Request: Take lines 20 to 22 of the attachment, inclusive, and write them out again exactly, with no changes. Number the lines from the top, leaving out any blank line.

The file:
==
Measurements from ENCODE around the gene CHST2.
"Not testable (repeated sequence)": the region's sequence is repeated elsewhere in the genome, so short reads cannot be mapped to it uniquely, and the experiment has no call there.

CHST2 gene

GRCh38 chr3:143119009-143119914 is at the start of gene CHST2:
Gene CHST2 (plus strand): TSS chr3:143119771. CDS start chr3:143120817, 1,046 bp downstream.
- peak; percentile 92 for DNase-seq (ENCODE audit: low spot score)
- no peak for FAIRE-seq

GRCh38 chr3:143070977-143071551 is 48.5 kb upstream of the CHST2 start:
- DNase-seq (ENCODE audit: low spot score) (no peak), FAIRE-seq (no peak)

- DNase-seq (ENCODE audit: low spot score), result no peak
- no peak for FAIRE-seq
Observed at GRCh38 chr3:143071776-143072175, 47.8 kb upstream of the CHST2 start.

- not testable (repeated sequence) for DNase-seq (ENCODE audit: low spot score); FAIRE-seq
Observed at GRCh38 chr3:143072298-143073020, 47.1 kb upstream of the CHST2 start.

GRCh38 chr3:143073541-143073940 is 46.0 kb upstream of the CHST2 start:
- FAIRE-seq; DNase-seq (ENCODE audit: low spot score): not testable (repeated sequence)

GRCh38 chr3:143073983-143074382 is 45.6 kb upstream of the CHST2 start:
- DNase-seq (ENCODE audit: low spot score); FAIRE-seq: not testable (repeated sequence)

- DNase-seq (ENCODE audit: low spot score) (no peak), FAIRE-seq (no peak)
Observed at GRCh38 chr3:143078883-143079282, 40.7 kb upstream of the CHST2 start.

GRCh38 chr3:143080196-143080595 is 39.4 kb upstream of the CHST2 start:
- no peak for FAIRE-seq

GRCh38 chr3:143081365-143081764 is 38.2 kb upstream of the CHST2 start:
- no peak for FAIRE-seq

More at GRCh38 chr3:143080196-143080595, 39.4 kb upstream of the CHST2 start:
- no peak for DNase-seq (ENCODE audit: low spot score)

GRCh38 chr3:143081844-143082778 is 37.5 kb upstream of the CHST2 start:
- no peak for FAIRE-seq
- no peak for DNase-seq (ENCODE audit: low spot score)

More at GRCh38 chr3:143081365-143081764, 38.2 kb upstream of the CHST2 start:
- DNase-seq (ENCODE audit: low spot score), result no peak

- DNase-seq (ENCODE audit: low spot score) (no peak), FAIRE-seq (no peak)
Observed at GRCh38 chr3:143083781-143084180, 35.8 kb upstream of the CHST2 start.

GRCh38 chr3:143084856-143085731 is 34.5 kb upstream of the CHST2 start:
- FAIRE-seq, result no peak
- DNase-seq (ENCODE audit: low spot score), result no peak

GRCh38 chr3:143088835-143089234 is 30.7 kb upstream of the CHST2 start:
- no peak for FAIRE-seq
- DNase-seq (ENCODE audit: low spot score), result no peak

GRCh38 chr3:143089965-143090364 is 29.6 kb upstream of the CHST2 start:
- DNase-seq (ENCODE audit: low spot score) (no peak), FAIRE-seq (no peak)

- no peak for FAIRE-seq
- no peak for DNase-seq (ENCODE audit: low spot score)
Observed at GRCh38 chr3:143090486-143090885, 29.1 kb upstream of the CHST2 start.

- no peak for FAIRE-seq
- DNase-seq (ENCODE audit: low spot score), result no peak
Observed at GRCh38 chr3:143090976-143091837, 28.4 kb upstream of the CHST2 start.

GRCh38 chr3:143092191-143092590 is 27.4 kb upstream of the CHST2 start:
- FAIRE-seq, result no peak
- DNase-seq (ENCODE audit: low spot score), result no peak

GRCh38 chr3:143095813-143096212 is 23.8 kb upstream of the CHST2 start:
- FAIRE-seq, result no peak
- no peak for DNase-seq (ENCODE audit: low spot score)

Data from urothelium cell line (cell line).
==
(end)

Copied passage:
Observed at GRCh38 chr3:143078883-143079282, 40.7 kb upstream of the CHST2 start.

GRCh38 chr3:143080196-143080595 is 39.4 kb upstream of the CHST2 start:
- no peak for FAIRE-seq